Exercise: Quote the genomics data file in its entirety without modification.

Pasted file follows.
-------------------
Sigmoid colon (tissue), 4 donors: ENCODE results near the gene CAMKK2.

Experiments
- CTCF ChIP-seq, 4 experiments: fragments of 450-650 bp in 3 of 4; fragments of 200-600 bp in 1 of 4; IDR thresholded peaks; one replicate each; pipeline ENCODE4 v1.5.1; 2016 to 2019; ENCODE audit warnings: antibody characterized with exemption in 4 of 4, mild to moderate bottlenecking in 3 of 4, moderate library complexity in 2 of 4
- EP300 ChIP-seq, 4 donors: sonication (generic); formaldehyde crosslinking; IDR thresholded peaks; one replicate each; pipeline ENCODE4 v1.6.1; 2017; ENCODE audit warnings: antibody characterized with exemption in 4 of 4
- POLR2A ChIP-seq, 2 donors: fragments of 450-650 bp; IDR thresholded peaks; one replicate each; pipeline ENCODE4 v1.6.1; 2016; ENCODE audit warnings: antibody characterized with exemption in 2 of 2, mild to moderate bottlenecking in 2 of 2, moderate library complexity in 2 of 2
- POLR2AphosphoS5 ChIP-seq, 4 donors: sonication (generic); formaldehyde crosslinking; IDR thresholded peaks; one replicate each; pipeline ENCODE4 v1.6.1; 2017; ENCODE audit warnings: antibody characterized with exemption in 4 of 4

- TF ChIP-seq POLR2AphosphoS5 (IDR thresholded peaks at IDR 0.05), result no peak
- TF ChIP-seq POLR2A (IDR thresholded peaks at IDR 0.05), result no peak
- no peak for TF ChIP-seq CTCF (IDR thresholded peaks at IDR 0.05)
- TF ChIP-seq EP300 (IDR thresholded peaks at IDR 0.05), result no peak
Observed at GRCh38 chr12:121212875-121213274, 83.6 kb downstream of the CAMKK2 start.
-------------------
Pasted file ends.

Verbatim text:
Sigmoid colon (tissue), 4 donors: ENCODE results near the gene CAMKK2.

Experiments
- CTCF ChIP-seq, 4 experiments: fragments of 450-650 bp in 3 of 4; fragments of 200-600 bp in 1 of 4; IDR thresholded peaks; one replicate each; pipeline ENCODE4 v1.5.1; 2016 to 2019; ENCODE audit warnings: antibody characterized with exemption in 4 of 4, mild to moderate bottlenecking in 3 of 4, moderate library complexity in 2 of 4
- EP300 ChIP-seq, 4 donors: sonication (generic); formaldehyde crosslinking; IDR thresholded peaks; one replicate each; pipeline ENCODE4 v1.6.1; 2017; ENCODE audit warnings: antibody characterized with exemption in 4 of 4
- POLR2A ChIP-seq, 2 donors: fragments of 450-650 bp; IDR thresholded peaks; one replicate each; pipeline ENCODE4 v1.6.1; 2016; ENCODE audit warnings: antibody characterized with exemption in 2 of 2, mild to moderate bottlenecking in 2 of 2, moderate library complexity in 2 of 2
- POLR2AphosphoS5 ChIP-seq, 4 donors: sonication (generic); formaldehyde crosslinking; IDR thresholded peaks; one replicate each; pipeline ENCODE4 v1.6.1; 2017; ENCODE audit warnings: antibody characterized with exemption in 4 of 4

- TF ChIP-seq POLR2AphosphoS5 (IDR thresholded peaks at IDR 0.05), result no peak
- TF ChIP-seq POLR2A (IDR thresholded peaks at IDR 0.05), result no peak
- no peak for TF ChIP-seq CTCF (IDR thresholded peaks at IDR 0.05)
- TF ChIP-seq EP300 (IDR thresholded peaks at IDR 0.05), result no peak
Observed at GRCh38 chr12:121212875-121213274, 83.6 kb downstream of the CAMKK2 start.